1793 The French Revolution dechristianizes the calendar
Since its beginning in 1789, forces of the French Revolution had been hostile to Christianity, especially the Roman Catholic Church. The monastic system had been abolished and all church lands seized by the government. The Catholic church was severed from its allegiance to the Pope and its clergy became civil servants, forced to swear loyalty to the state; priests who refused were subject to imprisonment, exile or death. All church bells were seized and melted down to make artillery; church silver and precious objects were stolen; crosses were torn down, tombs were desecrated and buildings turned over to secular uses. In place of Christianity, supporters of the Revolution offered the near-atheist Cult of Reason or the deist Cult of the Supreme Being.
On October 5, 1703 the traditional calendar with its Anno Domini dating from the birth of Christ, its seven-day week and names drawn from mythology was abolished and replaced by a revolutionary calendar. All months now had 30 days, divided into 3 ten-day décades, with a 5-day year-end holiday. Saints’ days were abolished and instead of a day of rest every 7 days, there was now one every 10 days — revolutionaries despised the idleness encouraged by the old church calendar and its many holidays. Dating was to take place from the beginning of the French Republic, months were named after climatic conditions and days were named after tools or common objects. Thus, Christmas Day 1793 was officially V nivôse II, le jour de chien — Year II, the fifth day of the snowy month, the day of the dog. (It could have been worse, December 28 was “the day of manure.”) There was even a short-lived attempt to decimalize the clock: a ten-hour day, each hour with 100 minutes.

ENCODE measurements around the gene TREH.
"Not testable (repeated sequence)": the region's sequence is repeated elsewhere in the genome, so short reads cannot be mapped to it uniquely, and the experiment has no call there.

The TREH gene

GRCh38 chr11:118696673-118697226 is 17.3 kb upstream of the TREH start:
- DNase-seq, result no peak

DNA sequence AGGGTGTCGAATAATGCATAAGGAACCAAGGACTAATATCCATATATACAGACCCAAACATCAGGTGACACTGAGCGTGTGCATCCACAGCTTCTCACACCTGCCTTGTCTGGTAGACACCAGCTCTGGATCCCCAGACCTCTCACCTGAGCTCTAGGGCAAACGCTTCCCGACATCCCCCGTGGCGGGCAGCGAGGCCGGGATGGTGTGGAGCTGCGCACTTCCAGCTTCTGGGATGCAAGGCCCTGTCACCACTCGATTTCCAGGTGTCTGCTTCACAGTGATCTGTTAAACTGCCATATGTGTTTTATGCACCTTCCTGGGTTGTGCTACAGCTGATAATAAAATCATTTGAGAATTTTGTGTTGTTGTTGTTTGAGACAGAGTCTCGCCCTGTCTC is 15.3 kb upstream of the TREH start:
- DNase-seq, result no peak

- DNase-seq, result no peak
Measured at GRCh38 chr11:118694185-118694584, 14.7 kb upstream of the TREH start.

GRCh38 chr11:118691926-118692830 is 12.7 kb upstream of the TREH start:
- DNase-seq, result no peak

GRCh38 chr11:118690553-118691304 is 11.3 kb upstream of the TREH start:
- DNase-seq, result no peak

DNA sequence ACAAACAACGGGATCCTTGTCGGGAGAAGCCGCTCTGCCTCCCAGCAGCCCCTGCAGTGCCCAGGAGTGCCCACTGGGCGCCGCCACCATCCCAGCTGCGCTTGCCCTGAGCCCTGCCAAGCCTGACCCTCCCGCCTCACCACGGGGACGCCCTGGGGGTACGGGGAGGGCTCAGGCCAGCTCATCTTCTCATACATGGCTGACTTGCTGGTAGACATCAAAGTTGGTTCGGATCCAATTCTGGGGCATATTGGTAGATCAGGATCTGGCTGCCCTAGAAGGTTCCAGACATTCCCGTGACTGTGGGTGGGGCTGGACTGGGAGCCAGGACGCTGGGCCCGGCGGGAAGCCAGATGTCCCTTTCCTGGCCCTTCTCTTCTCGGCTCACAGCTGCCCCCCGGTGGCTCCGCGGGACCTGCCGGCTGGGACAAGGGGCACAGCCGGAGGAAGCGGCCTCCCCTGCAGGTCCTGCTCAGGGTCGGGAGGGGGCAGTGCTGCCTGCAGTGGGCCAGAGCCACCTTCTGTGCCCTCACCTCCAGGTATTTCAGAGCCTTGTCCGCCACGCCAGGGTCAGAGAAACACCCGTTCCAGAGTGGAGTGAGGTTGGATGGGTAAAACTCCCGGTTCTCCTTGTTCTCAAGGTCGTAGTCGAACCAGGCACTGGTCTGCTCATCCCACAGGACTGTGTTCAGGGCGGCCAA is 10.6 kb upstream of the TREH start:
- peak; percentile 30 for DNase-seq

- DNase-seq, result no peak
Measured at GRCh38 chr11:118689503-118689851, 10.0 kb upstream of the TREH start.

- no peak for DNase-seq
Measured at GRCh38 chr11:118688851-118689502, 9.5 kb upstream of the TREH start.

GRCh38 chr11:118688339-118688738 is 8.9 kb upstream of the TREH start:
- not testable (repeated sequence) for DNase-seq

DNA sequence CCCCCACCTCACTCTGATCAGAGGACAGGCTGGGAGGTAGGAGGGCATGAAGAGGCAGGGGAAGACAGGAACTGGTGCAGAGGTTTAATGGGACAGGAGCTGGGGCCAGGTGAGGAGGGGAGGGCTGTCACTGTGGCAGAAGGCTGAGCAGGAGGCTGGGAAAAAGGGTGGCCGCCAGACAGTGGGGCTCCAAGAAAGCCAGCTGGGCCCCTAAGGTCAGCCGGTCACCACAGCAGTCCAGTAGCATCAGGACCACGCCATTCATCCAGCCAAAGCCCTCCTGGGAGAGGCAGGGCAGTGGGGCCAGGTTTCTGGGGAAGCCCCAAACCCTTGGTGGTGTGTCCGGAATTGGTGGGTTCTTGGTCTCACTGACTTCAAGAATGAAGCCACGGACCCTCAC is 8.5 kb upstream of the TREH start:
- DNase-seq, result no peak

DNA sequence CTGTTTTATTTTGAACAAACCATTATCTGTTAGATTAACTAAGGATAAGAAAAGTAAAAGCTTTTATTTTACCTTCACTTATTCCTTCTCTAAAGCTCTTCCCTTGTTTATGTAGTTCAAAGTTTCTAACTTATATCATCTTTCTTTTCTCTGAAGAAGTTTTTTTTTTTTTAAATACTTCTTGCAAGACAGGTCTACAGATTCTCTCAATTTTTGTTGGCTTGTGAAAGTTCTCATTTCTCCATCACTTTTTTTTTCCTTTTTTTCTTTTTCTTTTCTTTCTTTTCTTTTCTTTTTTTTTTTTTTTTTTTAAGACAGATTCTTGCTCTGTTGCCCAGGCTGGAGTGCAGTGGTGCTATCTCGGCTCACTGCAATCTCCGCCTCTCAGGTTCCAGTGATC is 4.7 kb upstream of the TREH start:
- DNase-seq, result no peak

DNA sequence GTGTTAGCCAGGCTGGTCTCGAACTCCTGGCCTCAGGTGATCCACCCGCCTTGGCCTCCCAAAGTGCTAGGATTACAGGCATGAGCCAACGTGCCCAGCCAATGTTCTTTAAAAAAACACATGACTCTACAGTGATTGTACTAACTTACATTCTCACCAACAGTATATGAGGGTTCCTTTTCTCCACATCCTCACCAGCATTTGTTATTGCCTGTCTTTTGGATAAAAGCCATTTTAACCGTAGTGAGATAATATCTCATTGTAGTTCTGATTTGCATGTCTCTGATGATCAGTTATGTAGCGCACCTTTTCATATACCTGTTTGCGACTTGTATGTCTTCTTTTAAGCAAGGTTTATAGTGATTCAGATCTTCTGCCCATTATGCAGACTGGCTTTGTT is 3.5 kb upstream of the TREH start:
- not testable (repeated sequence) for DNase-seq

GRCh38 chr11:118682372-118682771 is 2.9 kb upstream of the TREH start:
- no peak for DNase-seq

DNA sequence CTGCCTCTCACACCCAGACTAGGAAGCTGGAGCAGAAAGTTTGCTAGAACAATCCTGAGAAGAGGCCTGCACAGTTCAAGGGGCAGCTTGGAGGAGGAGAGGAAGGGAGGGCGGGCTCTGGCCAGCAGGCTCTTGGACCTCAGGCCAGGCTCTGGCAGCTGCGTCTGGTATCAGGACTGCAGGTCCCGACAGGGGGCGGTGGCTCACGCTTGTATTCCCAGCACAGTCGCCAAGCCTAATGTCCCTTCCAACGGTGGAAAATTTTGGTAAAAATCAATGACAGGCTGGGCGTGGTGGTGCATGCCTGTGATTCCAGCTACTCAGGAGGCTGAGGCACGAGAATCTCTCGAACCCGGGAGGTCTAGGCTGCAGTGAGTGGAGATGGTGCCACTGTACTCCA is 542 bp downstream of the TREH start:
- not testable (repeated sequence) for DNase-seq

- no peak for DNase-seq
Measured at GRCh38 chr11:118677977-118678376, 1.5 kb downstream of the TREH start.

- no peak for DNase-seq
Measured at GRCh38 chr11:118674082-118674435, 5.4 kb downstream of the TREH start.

Such efforts were made to remove every-day religion from the minds of the common people but ordinary folk did not fail to notice that they now had to work more days in the year. Though governments tried to enforce the reforms, they never truly caught on and Napoleon ended the experiment on XIII frimaire XIII, January 1, 1806.
Saint Francis of Assisi
One of the most remarkable saints of any period of Christian history was born Giovanni di Pietro di Bernardone in 1181 but was nicknamed Francesco (“Frenchy”) by his Francophile father, a prosperous merchant of Assisi. Francis was a popular young man of no particular distinction until a sudden religious experience in his teens convinced him to live a life of poverty. He consorted with lepers, dressed as a beggar, giving away his own clothes, and donating so much of his father’s wealth to the poor that the older man objected. In a spectacular act of renunciation, Francis stripped himself naked in the public square and gave back everything he possessed to his father. For a time he lived as a hermit, but in 1209 he began to preach and began a mission that soon attracted followers eager to imitate his example. Francis sought permission of Pope Innocent III (see above) to begin a new religious order dedicated to poverty and contact with the poor. He and his followers became the Order of Friars Minor, soon to be known as the Franciscans.